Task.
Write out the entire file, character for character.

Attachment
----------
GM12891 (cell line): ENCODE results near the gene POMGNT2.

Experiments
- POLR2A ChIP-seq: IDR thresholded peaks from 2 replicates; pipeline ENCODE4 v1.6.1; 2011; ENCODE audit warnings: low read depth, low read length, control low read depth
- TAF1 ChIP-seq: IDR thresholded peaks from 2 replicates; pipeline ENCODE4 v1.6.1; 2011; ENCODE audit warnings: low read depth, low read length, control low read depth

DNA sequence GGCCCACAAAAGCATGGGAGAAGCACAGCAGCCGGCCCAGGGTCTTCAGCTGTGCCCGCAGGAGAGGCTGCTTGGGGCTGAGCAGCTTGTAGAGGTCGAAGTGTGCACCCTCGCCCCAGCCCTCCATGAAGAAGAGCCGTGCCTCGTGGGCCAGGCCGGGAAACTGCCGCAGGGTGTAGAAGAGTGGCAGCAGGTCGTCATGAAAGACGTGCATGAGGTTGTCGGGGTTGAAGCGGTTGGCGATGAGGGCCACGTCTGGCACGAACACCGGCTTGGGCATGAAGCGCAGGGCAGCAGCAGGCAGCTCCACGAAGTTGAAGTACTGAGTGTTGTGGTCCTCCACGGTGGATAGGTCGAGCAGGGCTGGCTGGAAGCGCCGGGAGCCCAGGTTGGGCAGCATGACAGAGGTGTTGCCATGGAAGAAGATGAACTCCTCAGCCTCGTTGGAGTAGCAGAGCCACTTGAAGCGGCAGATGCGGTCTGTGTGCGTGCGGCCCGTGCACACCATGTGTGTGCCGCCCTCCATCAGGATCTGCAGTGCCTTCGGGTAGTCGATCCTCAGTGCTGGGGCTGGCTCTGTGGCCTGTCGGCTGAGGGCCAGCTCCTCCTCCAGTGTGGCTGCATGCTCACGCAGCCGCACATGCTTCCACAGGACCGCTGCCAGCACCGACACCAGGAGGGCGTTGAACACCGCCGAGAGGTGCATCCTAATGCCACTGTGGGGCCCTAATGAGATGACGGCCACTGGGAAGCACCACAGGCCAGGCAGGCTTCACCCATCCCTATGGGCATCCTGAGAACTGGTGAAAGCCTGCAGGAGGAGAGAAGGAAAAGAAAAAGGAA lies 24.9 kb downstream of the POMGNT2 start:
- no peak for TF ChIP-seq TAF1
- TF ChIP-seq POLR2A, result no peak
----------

GM12891 (cell line): ENCODE results near the gene POMGNT2.

Experiments
- POLR2A ChIP-seq: IDR thresholded peaks from 2 replicates; pipeline ENCODE4 v1.6.1; 2011; ENCODE audit warnings: low read depth, low read length, control low read depth
- TAF1 ChIP-seq: IDR thresholded peaks from 2 replicates; pipeline ENCODE4 v1.6.1; 2011; ENCODE audit warnings: low read depth, low read length, control low read depth

DNA sequence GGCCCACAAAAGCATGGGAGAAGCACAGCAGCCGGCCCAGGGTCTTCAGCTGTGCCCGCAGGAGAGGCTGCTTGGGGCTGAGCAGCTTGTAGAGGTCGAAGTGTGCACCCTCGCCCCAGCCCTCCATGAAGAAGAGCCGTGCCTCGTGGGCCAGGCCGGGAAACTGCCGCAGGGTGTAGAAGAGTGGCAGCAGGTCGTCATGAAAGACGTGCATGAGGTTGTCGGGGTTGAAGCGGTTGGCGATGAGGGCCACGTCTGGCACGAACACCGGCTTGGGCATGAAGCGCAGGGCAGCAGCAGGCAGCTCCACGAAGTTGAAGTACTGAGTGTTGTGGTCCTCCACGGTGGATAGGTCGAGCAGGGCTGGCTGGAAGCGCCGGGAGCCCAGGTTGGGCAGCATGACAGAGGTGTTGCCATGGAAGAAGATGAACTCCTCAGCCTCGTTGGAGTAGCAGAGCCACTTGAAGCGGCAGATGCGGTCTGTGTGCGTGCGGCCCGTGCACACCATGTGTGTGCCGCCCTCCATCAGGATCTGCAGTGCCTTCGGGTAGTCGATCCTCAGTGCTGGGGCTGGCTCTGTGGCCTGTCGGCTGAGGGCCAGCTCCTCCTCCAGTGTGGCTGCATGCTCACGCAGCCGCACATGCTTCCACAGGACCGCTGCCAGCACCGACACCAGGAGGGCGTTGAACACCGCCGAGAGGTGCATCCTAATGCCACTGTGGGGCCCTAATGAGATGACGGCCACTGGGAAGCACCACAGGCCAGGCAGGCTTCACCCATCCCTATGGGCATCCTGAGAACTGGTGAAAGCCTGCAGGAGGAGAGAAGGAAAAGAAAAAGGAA lies 24.9 kb downstream of the POMGNT2 start:
- no peak for TF ChIP-seq TAF1
- TF ChIP-seq POLR2A, result no peak